Underwriters Laboratory: Sustainable manufacturing will attract customers
Sara Greenstein from Underwriters Laboratory explains how the average consumer's expectations of a product correlates with manufacturing production and how that affects the industry at large.
What’s the direct relationship between consumer expectation and manufacturing production? That’s the question Underwriters Laboratories set out to discover when it launched its “Navigating the Product Mindset” study in 2011. Sara A. Greenstein, senior vice president and chief marketing and strategy officer for UL discussed the study’s details with Plant Engineering.
PE: One of the more interesting parts of the study is that consumers have a different view on component parts as it relates to product safety than do manufacturers. Why is there this disconnect?
Greenstein: It’s clear from the study that consumers are becoming more interested and savvy about products, and not just about the assembly of their products, but about the components of their products. A holistic view of the data leads one to presume that consumers are becoming more aware of the global supply chain’s complexity, and with that, how component parts impact the quality and safety of a final product. Added to that is the power of social media and the Internet. Consumers have greater access to uncover the details surrounding products’ components. Manufacturers could view this as an opportunity to differentiate their products by informing consumers about component parts.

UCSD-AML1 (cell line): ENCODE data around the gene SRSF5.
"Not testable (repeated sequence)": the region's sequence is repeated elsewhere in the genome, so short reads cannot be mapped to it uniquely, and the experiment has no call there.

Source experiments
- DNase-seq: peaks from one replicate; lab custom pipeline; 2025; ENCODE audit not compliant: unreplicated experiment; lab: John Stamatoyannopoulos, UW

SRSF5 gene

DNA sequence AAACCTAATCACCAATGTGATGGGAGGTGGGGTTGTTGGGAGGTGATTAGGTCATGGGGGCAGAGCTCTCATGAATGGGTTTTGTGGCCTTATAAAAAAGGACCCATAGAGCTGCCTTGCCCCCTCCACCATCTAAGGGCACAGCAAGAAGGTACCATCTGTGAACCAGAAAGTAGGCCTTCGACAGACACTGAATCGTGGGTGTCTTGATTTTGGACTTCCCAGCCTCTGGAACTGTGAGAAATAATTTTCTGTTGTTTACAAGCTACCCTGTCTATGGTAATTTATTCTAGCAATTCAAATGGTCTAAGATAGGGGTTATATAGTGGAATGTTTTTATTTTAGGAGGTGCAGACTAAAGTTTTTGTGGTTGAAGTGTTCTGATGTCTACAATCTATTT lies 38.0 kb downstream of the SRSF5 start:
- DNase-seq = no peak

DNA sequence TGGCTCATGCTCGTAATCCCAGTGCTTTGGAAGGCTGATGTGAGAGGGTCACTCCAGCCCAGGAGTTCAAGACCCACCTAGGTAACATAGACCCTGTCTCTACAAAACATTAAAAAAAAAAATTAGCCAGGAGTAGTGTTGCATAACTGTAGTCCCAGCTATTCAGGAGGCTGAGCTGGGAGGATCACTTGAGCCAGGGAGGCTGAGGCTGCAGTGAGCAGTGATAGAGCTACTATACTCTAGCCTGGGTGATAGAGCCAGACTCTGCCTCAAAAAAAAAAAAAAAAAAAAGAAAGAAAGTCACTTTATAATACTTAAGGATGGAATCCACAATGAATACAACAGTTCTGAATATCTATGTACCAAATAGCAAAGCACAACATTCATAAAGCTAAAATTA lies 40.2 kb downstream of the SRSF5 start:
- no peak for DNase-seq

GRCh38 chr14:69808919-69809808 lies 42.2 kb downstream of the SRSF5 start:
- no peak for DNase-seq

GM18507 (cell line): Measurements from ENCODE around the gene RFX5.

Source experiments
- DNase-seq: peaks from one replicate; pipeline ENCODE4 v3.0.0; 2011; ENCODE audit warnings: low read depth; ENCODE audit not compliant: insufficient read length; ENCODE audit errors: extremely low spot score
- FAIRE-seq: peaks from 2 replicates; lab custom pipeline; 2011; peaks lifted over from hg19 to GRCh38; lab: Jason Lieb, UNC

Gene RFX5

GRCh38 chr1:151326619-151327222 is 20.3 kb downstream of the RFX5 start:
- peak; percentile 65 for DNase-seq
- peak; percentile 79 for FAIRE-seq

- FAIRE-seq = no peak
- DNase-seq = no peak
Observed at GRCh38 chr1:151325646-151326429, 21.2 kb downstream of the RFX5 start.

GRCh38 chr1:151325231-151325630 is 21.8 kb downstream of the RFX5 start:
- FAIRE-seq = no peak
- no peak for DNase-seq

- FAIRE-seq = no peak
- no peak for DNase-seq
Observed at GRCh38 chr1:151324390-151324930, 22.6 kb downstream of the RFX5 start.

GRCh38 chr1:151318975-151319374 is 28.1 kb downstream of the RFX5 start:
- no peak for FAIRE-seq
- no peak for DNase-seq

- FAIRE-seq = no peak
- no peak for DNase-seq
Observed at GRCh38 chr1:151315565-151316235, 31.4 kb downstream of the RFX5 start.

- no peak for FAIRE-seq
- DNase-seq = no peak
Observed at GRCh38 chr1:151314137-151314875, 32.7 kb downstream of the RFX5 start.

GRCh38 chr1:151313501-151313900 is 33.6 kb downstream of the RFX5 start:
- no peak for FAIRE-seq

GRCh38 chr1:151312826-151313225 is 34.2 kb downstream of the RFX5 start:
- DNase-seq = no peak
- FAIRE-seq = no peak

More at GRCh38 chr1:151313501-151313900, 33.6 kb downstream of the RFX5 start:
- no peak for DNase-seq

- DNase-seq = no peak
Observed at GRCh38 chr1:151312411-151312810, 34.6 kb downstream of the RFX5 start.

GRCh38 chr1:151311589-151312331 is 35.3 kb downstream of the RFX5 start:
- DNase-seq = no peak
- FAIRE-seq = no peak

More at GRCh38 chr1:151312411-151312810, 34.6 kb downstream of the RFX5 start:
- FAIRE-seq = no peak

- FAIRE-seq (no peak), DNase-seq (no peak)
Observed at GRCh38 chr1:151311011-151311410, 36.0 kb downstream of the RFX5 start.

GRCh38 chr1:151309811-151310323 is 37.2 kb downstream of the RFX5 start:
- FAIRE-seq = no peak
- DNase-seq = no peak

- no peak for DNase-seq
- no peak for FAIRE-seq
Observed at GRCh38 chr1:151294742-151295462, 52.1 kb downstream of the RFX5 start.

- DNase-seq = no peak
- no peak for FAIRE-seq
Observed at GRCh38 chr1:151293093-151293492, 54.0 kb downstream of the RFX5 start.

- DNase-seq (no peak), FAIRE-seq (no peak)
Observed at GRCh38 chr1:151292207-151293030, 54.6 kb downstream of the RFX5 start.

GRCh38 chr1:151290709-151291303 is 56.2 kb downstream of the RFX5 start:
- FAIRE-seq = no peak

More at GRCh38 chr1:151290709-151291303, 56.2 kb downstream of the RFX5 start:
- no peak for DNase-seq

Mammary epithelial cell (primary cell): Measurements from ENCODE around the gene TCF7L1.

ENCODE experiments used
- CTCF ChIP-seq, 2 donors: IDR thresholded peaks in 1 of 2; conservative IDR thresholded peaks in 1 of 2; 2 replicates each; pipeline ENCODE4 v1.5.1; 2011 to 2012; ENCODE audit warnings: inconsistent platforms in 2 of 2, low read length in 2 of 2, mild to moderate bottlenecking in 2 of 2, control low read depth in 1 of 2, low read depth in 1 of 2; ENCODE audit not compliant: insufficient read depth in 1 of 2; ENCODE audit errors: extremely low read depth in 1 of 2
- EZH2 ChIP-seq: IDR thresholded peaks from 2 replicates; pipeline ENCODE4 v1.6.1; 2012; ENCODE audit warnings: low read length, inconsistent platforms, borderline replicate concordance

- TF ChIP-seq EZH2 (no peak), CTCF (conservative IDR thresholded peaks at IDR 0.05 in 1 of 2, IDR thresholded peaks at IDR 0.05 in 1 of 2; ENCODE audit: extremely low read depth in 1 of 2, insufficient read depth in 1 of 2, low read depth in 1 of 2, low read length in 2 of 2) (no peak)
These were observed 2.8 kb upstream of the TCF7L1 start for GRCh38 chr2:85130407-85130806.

PE: Product quality – and by extension manufacturing quality – is an important issue for both manufacturers and consumers. Is there a sense that product quality has declined in recent years?
Greenstein: No, quite the opposite. The study says that more than half of all consumers perceive product quality to be better today than five years ago in all categories (with high tech having the highest response and processed food the lowest), and Chinese and Indian consumers are the most positive about product quality today versus five years ago. So, in general, confidence in product quality is quite high, among both consumers and manufacturers. It is interesting to note despite the perceived improvement in product quality, on average 76% of all consumers feel manufacturers do not use the best materials in their products, so there is still opportunity for improvement.
PE: Product reliability is viewed as having a greater impact on profitability than sustainable manufacturing. Sustainable manufacturing is viewed as potentially profitable. Are we moving toward sustainability as a profit center? And at what speed?
Greenstein: UL recognizes that the environmental space is still relatively young and evolving. At the same time, however, we also recognize that sustainable practices--from green manufacturing and commerce to green building and lifestyles--are the wave of the future. Sustainability is to the 21st century as fire safety was to the 20th century, and before we know it, it's going to be requisite.
Download Navigating the Product Mindset here.
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2012 Salary Survey
In a year when manufacturing continued to lead the economic rebound, it makes sense that plant manager bonuses rebounded. Plant Engineering’s annual Salary Survey shows both wages and bonuses rose in 2012 after a retreat the year before.
Average salary across all job titles for plant floor management rose 3.5% to $95,446, and bonus compensation jumped to $15,162, a 4.2% increase from the 2010 level and double the 2011 total, which showed a sharp drop in bonus.